Influential papers included a cognitive model of programmer or user behavior, "Syntactic/semantic interactions in programmer behavior: A model and experimental results" (International Journal of Computer and Information Sciences 7, June 1979, also reprinted in Bill Curtis, Editor, Human Factors in Software Development, IEEE, 1981). His paper on "Control flow and data structure documentation: Two experiments" (Communications of the ACM 25, 1, January 1982, pp. 55-63) provided an empirical demonstration that the contents of the documentation is more important than the form (graphics vs. textual) and supported earlier results that detailed flowcharts (Communications of the ACM 20, 6, June 1977, 373-381) are not that helpful. All these efforts were influenced by and contributed to a theoretical framework for analyzing user interface issues: semantics of the task domain, semantics of the computer concepts, and syntax for expressing the semantics.
Ben Shneiderman's most important paper is probably "Direct manipulation: A step beyond programming languages" (IEEE Computer 16, 8, August 1983, pp. 57-69) which offered a new vision of interactive systems (Reprinted in Nikkei Computer (Japanese), Auerbach Report Series, ACM Press and IEEE collections). Direct manipulation systems provide a visual representation of the objects and actions of interest; rapid, incremental, and reversible actions; immediate presentation of the multiple impacts of a change; selection instead of typing; and an emphasis on task domain representations that produce low demands for syntactic and computer knowledge. These systems usually are rapid to learn, have low error rates, produce high user satisfaction, and are easy for users to retain over time.
Hypertext research and development
Ben Shneiderman has led the interdisciplinary Human-Computer Interaction Laboratory since 1983. Its most influential development was the embedded menu method for selecting highlighted words in context to jump to another page (Communications of the ACM 29, 4, April 1986, 312-318). This approach to hypertext became widely imitated and is the interface basis for the wildly successful World Wide Web. The Hyperties hypertext system was licensed for the commercial purposes in 1988 to Cognetics Corporation (Princeton Jct., NJ) for IBM PCs, and was implemented on the SUN workstations for research projects for NASA, NCR, AT&T, etc. He received the 1987 award with R. Potter for Outstanding Innovation by the University of Maryland Office of Technology Liaison for the finger mouse touchscreen strategy. Over twenty empirical studies were conducted, including controlled laboratory studies and field studies in three museums. Two computers using this strategy on a Hyperties database were installed at the Smithsonian's Natural History Museum in March 1988, and traveled for 18 months.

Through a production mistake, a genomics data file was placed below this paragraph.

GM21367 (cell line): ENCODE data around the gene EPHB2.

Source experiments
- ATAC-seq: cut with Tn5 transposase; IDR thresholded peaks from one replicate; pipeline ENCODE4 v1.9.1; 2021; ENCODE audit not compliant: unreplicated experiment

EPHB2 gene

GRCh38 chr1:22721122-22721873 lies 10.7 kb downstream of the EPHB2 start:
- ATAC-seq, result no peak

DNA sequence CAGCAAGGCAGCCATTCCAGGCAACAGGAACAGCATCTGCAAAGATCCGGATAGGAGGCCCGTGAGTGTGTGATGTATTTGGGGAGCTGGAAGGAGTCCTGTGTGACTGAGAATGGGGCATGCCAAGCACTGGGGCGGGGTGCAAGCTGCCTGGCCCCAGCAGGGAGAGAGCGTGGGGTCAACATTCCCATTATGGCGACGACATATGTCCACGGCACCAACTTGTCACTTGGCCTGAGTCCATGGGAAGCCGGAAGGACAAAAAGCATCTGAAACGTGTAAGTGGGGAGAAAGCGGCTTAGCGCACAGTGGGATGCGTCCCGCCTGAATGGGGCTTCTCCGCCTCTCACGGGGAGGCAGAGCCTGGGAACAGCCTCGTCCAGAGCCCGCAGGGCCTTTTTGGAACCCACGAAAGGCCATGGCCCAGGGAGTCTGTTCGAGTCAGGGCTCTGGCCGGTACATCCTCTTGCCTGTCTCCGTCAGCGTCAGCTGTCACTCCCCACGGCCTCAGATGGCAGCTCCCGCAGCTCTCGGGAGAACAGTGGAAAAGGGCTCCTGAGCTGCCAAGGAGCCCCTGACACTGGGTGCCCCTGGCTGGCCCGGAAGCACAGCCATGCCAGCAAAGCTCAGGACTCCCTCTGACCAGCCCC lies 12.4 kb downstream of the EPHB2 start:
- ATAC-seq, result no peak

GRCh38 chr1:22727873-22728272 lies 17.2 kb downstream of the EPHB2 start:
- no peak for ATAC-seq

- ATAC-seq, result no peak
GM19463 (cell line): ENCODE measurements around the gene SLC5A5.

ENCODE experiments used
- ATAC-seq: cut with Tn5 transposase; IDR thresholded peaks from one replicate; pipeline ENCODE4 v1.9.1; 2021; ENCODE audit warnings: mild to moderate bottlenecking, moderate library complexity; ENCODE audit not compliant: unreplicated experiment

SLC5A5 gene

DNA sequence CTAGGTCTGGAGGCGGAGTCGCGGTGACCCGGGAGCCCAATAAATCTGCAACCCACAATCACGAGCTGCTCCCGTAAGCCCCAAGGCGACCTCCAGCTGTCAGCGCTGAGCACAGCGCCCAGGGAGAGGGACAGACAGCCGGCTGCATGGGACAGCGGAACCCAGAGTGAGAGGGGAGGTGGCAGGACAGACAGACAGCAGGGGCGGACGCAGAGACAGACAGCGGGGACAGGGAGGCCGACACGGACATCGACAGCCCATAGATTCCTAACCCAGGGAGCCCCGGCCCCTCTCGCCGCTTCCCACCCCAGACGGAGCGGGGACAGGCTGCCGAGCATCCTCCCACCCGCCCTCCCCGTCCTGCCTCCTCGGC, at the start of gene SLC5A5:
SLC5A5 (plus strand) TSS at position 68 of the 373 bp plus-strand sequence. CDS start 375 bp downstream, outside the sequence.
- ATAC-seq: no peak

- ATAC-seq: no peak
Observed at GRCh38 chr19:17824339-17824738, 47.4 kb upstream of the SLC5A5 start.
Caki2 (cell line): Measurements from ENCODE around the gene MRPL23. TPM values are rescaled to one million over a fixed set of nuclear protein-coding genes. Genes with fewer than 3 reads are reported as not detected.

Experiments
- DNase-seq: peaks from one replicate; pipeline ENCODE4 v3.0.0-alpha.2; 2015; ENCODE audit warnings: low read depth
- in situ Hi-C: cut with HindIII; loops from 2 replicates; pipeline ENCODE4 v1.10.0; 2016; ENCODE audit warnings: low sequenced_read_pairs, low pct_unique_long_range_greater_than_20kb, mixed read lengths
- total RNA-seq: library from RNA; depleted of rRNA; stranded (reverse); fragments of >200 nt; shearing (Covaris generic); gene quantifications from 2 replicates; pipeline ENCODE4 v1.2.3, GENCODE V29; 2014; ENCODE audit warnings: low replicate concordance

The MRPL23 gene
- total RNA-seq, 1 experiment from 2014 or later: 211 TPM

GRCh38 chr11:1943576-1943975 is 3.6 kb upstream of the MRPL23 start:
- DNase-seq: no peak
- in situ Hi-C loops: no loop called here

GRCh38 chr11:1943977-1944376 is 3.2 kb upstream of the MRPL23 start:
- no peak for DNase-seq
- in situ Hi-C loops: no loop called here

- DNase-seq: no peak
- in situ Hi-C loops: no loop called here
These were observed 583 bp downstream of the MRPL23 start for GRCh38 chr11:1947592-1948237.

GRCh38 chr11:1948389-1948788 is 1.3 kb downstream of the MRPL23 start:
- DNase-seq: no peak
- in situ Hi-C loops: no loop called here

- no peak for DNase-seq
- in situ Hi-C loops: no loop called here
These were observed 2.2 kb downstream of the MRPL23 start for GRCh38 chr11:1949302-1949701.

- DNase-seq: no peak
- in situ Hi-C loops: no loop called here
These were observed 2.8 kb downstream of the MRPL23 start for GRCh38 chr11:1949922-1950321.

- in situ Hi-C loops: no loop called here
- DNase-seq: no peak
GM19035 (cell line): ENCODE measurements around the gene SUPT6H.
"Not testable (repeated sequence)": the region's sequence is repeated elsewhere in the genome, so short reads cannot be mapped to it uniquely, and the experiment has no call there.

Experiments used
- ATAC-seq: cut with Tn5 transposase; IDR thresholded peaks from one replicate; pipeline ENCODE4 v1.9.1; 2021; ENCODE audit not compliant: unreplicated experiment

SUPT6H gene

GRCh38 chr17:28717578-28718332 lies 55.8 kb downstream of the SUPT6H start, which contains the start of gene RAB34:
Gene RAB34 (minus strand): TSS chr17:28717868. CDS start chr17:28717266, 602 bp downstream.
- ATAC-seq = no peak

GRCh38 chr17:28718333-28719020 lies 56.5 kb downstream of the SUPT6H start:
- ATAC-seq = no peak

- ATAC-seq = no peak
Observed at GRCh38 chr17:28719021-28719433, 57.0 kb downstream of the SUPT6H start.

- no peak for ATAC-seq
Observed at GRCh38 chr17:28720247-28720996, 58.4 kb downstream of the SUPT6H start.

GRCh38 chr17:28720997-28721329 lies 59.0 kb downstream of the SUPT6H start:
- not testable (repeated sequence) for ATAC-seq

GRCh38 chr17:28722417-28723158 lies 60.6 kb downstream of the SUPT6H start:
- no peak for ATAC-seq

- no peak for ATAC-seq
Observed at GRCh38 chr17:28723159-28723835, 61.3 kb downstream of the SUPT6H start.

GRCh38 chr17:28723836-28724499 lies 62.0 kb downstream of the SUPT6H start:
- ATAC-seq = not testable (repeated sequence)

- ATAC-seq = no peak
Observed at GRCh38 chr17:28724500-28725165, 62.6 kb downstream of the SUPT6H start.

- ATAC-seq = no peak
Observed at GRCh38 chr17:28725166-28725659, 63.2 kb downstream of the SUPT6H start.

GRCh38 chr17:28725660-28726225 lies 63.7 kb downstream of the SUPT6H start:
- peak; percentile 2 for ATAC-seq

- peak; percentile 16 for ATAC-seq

The ACM published a Hyperties disk with the full text of the July 1988 Special Issue of the CACM on hypertext, plus additional information added by Dr. Shneiderman in his role as Hypertext Editor. In September 1988 Addison-Wesley published the world's first commercial electronic book titled Hypertext Hands-On! written by Ben Shneiderman and Greg Kearsley.